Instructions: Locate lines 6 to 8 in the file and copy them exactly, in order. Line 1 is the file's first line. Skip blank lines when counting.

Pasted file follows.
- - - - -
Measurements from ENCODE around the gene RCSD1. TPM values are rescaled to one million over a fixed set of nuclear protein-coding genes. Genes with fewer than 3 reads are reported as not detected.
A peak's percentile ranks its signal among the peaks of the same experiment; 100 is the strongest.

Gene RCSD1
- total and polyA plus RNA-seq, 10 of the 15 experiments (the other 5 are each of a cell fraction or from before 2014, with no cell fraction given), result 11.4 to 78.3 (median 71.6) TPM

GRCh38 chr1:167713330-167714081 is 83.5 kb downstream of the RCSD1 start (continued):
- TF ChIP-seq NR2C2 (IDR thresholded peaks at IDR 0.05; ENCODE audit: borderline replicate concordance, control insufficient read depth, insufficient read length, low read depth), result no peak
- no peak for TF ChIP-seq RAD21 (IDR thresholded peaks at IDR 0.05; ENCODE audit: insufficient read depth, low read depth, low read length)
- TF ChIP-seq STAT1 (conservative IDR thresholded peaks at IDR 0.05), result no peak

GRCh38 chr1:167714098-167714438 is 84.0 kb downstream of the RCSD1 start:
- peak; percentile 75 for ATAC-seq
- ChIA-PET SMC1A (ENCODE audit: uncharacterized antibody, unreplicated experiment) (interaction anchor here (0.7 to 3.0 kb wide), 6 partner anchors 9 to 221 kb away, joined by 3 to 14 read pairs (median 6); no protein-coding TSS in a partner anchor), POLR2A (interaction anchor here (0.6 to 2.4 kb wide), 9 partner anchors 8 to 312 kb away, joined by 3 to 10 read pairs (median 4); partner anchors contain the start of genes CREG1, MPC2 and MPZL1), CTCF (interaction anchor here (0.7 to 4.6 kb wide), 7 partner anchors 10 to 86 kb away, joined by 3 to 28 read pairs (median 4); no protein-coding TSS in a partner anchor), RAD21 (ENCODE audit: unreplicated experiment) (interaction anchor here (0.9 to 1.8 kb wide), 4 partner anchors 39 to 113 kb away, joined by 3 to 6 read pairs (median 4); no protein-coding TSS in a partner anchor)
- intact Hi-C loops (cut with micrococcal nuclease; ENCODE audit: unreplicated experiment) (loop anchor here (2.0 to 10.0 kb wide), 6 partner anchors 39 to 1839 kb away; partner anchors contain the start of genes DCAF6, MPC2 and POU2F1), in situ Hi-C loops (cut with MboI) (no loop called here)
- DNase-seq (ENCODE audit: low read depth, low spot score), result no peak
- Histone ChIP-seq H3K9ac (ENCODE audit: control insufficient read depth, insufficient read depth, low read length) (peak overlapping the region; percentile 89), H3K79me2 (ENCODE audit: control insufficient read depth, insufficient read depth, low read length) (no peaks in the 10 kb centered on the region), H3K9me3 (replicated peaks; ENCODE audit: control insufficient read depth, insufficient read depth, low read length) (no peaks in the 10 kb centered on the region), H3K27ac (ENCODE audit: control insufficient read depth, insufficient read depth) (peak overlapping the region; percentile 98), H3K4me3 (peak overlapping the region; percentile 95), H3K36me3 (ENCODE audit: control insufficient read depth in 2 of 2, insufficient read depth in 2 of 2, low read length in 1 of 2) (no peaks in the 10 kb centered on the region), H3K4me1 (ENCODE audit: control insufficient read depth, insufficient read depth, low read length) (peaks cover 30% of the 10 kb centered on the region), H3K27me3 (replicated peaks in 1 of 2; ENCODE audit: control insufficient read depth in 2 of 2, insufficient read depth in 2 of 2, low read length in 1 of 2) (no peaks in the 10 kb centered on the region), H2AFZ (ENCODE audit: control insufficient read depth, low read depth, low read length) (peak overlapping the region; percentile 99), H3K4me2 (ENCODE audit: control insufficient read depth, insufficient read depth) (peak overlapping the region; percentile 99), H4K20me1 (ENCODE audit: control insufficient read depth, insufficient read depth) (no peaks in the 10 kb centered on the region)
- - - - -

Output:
- TF ChIP-seq NR2C2 (IDR thresholded peaks at IDR 0.05; ENCODE audit: borderline replicate concordance, control insufficient read depth, insufficient read length, low read depth), result no peak
- no peak for TF ChIP-seq RAD21 (IDR thresholded peaks at IDR 0.05; ENCODE audit: insufficient read depth, low read depth, low read length)
- TF ChIP-seq STAT1 (conservative IDR thresholded peaks at IDR 0.05), result no peak